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Brother ADS-2000 vs Epson GT-S50
on July 18, 2012
For some time now, I've been digitizing twenty-five years worth of office files. I first started using a Fujitsu ScanSnap S510. When I acquired an Epson GT-S50, it pretty much replaced the Fujitsu...I wrote a review comparing the two. Now I have the Brother, it seems natural to write another comparative review. They're sitting side-by-side on my desk and hooked up to the same computer. (Since someone asked: Windows 7, Intel i5-2400 processor, 16Gb memory, 128 Gb SSD primary disk and 4Tb of secondary disks. Both scanners are connected directly to separate USB ports without going through an external hub. I use PaperPort 14 to drive the scanners and organize the output files. This is my primary office computer, not a dedicated test system, so I have lots of miscellaneous crud loaded on it.)
Installation: Both units, as you would expect, are well packed by their manufacturers and arrived safely. UPS crunched the Brother's outer Amazon box, but the scanner's box was intact inside. Installation follows the normal process...hunt for and remove the packing tape, power it up, install the software and finally connect the scanner to the USB port. A 6' USB cable comes with the Brother. The instructions say not to go over 6', but it's working fine with a $5 10' cable...6' is too short to reach to my computer. Both units come with a neutered version of PaperPort 12. I recommend installing it and immediately upgrading to PP14. (The upgrade is almost always on sale from one store or another for roughly half list. Since I already had PP14 installed, I skipped the installation of PP12se.) Both scanners have TWAIN and WIA drivers, so they can be used by practically every scanner enabled software package.
Both scanners have wedged-shaped bodies. The Epson is about 1-1/2" taller and blockier; the Brother is more sloped and sleek looking. The Brother is also a bit deeper and the tray protrudes about an inch more...not enough to make a difference in any practical sense.
Performance: To test the two scanners, I set the scanner drivers to similar settings and ran different types of documents through them. To summarize the results, the Brother scanned documents significantly faster at 300 dpi. The scanners approached parity at 150dpi, while the difference in scanning speed was dramatic at 600dpi.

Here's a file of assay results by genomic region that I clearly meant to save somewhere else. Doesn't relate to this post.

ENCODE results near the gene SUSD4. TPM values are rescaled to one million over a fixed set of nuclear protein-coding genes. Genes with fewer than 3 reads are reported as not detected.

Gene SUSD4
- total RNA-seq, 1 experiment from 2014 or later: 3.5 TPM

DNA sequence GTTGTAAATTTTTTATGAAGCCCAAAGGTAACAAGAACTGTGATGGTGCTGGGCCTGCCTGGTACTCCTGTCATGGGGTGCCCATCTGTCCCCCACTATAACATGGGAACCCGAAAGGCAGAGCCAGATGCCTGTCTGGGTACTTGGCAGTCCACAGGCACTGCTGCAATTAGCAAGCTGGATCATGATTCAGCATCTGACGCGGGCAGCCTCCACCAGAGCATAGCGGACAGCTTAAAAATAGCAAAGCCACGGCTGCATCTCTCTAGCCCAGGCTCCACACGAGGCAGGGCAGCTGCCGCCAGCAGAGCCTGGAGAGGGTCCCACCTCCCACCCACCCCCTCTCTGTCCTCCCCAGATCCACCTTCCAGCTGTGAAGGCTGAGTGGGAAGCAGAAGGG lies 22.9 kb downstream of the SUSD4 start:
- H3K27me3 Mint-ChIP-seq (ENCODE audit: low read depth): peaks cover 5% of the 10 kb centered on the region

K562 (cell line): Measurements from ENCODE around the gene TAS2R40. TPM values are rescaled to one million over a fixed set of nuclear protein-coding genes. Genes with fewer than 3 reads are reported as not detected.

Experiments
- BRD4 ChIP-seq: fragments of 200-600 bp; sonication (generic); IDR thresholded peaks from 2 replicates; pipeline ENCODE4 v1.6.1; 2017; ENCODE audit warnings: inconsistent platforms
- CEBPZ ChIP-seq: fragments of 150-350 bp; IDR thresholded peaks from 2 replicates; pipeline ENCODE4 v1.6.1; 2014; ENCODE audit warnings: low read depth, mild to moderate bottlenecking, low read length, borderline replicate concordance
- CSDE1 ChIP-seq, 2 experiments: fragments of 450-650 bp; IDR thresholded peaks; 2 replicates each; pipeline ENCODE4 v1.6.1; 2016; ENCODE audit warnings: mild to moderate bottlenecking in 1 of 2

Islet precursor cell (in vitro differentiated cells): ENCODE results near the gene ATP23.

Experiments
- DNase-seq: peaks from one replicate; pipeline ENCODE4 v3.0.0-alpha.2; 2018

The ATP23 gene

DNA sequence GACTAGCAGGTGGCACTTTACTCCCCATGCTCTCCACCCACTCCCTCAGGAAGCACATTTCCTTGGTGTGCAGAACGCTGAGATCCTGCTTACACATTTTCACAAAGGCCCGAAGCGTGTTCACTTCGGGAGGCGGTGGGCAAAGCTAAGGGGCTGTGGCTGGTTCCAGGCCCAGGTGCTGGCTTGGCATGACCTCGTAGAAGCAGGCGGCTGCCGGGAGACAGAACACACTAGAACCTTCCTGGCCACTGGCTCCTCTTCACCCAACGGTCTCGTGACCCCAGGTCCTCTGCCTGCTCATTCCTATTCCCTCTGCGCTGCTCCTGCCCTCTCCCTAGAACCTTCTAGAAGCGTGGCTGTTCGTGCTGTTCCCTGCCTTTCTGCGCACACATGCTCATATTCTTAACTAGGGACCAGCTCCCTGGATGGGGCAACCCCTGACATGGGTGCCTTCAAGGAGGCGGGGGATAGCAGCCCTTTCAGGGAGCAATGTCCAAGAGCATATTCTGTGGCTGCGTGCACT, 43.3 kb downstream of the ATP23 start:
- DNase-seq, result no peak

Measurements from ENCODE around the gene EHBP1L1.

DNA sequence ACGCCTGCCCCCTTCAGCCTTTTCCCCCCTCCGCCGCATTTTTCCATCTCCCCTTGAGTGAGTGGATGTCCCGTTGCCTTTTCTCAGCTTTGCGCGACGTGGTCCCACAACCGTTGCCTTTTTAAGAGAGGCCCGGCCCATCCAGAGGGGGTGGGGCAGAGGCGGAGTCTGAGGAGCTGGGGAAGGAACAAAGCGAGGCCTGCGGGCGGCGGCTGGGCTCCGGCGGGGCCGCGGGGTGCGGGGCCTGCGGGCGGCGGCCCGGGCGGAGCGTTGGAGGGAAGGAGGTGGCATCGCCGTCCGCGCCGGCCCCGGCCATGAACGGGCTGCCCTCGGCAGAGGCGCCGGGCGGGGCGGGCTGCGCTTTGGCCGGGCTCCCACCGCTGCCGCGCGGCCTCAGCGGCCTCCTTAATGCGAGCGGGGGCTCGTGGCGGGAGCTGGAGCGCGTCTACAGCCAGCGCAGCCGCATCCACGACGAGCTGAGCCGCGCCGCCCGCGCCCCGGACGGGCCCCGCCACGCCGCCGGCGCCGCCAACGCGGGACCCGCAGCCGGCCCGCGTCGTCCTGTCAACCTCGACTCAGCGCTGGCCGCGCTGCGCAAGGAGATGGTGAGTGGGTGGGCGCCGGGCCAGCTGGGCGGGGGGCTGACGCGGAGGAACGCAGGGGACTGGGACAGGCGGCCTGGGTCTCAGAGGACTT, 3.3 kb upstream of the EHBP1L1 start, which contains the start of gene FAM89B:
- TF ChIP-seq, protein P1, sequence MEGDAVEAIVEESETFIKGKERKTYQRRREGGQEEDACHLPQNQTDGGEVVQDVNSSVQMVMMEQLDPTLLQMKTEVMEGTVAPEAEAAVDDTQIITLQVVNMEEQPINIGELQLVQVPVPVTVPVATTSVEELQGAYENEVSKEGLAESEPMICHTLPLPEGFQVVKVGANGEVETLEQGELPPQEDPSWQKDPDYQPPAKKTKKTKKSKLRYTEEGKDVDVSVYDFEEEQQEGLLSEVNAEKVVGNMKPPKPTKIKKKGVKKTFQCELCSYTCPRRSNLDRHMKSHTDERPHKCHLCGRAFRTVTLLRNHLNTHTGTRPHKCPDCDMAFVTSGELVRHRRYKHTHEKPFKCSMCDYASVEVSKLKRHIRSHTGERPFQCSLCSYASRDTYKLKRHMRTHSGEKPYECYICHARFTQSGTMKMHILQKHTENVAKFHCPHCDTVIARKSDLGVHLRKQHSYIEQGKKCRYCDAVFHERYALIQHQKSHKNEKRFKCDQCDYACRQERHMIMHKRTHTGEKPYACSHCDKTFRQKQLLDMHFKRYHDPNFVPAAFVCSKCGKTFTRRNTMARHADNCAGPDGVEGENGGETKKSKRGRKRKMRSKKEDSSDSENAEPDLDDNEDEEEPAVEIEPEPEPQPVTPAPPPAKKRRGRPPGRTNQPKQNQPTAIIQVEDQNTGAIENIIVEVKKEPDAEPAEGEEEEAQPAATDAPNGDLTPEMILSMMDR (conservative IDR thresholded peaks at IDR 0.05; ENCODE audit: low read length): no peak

B&W document- fifty pages - 300dpi
....Epson GT-50 - 4:07.1 sec
....Brother ADS-2000 - 1:56.4 sec
Multi-page form - 8 pages double sided, flip vertical - 300dpi
....Epson - 45.8 seconds
....Brother 20.3 seconds
Multi-page form - 8 pages double sided, flip vertical - 150dpi
....Epson - 22.0
....Brother - 21.8
Multi-page form - 8 pages double sided, flip vertical - 600dpi
....Brother - 42.2
....Epson - 1:47.8 sec
Multi-page form - 8 pages double sided, flip vertical - 1200dpi
....Brother - 40.6 sec
....Epson - Not Available
(Note: the optical resolution of the Brother is 600dpi. 1200dpi is via software interpolation)
I ran two tests to check color scanning ability. One test consists of a light blue grid printed on ten different colored sheets of paper. Ideally, the surrounding color shouldn't affect the scanned image of the blue lines. In practice, both scanners showed some impact from the surrounding colors; however the Epson fared much worse, especially with the bright red and orange backgrounds...the blue lines turned to a muddy red and orange respectively. Scanned images from the Brother were a much closer match to the originals. Both scanners maintained a nice even spacing of the horizontal lines. Slight changes in paper feed rate (which you don't want) would have caused the line spacing to vary slightly.